Wednesday, June 5, 2013

The Spider Strain by Johnston McCulley

An amusing caper from the classic pulps
The Spider Strain, a novella by Johnston McCulley, was originally published in the April 8, 1919 edition of the pulp periodical Detective Story Magazine. McCulley is best known as the creator of the character Zorro, but during his prolific career as a writer for the pulps he created several successful recurring characters, among them The Spider. The Spider is a criminal supergenius who, despite being confined to a wheelchair, oversees a complex network of organized crime. John Warwick, in addition to being one of the criminal kingpin’s most trusted agents, is also romancing The Spider’s niece, Silvia. When Warwick decides to give up his life of crime, settle down, and marry his sweetheart, he must first ask for the boss’s blessing. The Spider informs him that he can have his freedom once he performs two final missions. The first is to steal a mysterious locket from the neck of a wealthy socialite. Warwick finds this task easier said than done, as his efforts are thwarted by an annoying adversary.

McCulley has written the tale in very simplistic prose, accessible to even a junior-high reading level. Nevertheless, it’s a brisk read with enough small twists and turns to keep the reader excited and looking forward to the next chapter. The intended surprise ending is more predictable than it should be, but not so obvious as to be offensive. Unfortunately, the least effective element of this novella is its protagonist. Warwick speaks in a voice that is like an overly exaggerated impression of Cary Grant. Every sentence ends in “What? My word!” Every man he encounters is either a “chap” or an “ass.” It‘s not even clear whether he’s supposed to be American or British, and the setting is never specified. While at the time I’m sure McCulley intended this manner of speech to be smart and hip, to the contemporary reader it gives the impression that Warwick is the least intelligent character in the book. He hardly seems capable of pulling off any of The Spider’s capers. On the other hand, his trusty Japanese valet, Togo, seems eminently competent by comparison.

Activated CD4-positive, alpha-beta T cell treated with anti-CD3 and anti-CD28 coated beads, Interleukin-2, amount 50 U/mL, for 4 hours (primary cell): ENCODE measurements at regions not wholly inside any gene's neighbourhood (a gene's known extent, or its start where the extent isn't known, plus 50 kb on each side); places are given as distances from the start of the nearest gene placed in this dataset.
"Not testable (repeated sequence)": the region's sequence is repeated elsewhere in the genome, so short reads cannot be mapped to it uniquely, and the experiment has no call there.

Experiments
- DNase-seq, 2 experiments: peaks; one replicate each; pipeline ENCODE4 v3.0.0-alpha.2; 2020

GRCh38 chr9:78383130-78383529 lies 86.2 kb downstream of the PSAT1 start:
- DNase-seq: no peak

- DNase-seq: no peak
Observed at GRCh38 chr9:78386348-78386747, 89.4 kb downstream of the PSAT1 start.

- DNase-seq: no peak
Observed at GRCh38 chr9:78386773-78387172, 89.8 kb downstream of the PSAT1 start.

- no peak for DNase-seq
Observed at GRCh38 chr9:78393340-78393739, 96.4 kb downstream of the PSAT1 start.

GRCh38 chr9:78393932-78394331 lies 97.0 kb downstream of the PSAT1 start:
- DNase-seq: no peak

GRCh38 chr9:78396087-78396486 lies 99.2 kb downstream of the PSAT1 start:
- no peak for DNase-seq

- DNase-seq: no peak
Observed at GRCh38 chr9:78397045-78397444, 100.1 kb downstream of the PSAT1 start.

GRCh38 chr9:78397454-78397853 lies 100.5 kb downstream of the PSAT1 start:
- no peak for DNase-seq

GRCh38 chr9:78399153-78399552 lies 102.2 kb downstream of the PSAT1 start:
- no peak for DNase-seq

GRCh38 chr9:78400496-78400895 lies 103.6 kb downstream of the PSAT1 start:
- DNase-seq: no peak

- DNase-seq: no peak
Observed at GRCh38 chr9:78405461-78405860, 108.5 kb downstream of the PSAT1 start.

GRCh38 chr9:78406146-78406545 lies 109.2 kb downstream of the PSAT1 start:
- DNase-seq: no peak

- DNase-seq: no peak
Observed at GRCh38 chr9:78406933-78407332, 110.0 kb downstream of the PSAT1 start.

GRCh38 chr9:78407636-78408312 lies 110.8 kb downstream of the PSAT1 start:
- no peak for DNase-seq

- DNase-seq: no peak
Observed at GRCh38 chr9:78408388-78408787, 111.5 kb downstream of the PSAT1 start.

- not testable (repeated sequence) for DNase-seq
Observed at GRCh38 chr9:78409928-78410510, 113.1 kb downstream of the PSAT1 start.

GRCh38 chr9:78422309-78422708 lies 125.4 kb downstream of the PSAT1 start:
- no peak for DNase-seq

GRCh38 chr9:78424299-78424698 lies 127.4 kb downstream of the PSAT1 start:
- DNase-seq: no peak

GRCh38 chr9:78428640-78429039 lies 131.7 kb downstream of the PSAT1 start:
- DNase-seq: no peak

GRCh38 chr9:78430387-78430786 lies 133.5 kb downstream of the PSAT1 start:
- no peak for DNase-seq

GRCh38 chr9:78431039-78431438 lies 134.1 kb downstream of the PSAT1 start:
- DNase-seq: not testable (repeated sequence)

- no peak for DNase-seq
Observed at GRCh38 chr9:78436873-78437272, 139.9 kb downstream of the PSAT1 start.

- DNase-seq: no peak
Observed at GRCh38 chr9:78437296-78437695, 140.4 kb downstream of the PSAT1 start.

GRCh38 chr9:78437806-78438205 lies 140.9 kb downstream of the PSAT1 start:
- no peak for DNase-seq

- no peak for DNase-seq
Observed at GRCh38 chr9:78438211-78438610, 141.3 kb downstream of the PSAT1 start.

Oddly enough, the second of The Spider’s two tasks for Warwick is never mentioned. This may be because The Spider Strain is the penultimate episode in this series, with one more installment remaining to cover Warwick’s final job for the master criminal. After reading this story, I’m not sure I want to follow Warwick on his last adventure, but McCulley’s writing is engaging enough that I’m interested in investigating some of his other characters. If you are in the mood for some classic pulp fiction, The Spider Strain is a light, entertaining read that will sufficiently satisfy your craving, but don’t expect to be blown away by it.

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